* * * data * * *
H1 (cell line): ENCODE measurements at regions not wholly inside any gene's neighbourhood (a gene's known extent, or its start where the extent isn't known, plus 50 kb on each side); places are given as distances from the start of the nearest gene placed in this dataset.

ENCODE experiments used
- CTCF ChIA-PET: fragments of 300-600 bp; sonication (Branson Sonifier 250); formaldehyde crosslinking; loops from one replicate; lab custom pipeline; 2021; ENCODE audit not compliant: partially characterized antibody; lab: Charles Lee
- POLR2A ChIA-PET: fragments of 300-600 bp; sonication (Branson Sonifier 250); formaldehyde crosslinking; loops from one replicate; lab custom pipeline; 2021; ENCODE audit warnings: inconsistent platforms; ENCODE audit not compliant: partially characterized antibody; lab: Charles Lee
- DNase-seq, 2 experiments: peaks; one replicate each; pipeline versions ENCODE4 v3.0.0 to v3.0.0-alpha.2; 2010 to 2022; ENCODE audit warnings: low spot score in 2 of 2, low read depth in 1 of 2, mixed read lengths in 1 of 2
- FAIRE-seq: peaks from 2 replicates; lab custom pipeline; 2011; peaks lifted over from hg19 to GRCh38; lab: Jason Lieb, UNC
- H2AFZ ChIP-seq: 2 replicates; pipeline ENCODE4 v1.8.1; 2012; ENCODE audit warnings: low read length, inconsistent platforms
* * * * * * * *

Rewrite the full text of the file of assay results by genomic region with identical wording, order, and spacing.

H1 (cell line): ENCODE measurements at regions not wholly inside any gene's neighbourhood (a gene's known extent, or its start where the extent isn't known, plus 50 kb on each side); places are given as distances from the start of the nearest gene placed in this dataset.

ENCODE experiments used
- CTCF ChIA-PET: fragments of 300-600 bp; sonication (Branson Sonifier 250); formaldehyde crosslinking; loops from one replicate; lab custom pipeline; 2021; ENCODE audit not compliant: partially characterized antibody; lab: Charles Lee
- POLR2A ChIA-PET: fragments of 300-600 bp; sonication (Branson Sonifier 250); formaldehyde crosslinking; loops from one replicate; lab custom pipeline; 2021; ENCODE audit warnings: inconsistent platforms; ENCODE audit not compliant: partially characterized antibody; lab: Charles Lee
- DNase-seq, 2 experiments: peaks; one replicate each; pipeline versions ENCODE4 v3.0.0 to v3.0.0-alpha.2; 2010 to 2022; ENCODE audit warnings: low spot score in 2 of 2, low read depth in 1 of 2, mixed read lengths in 1 of 2
- FAIRE-seq: peaks from 2 replicates; lab custom pipeline; 2011; peaks lifted over from hg19 to GRCh38; lab: Jason Lieb, UNC
- H2AFZ ChIP-seq: 2 replicates; pipeline ENCODE4 v1.8.1; 2012; ENCODE audit warnings: low read length, inconsistent platforms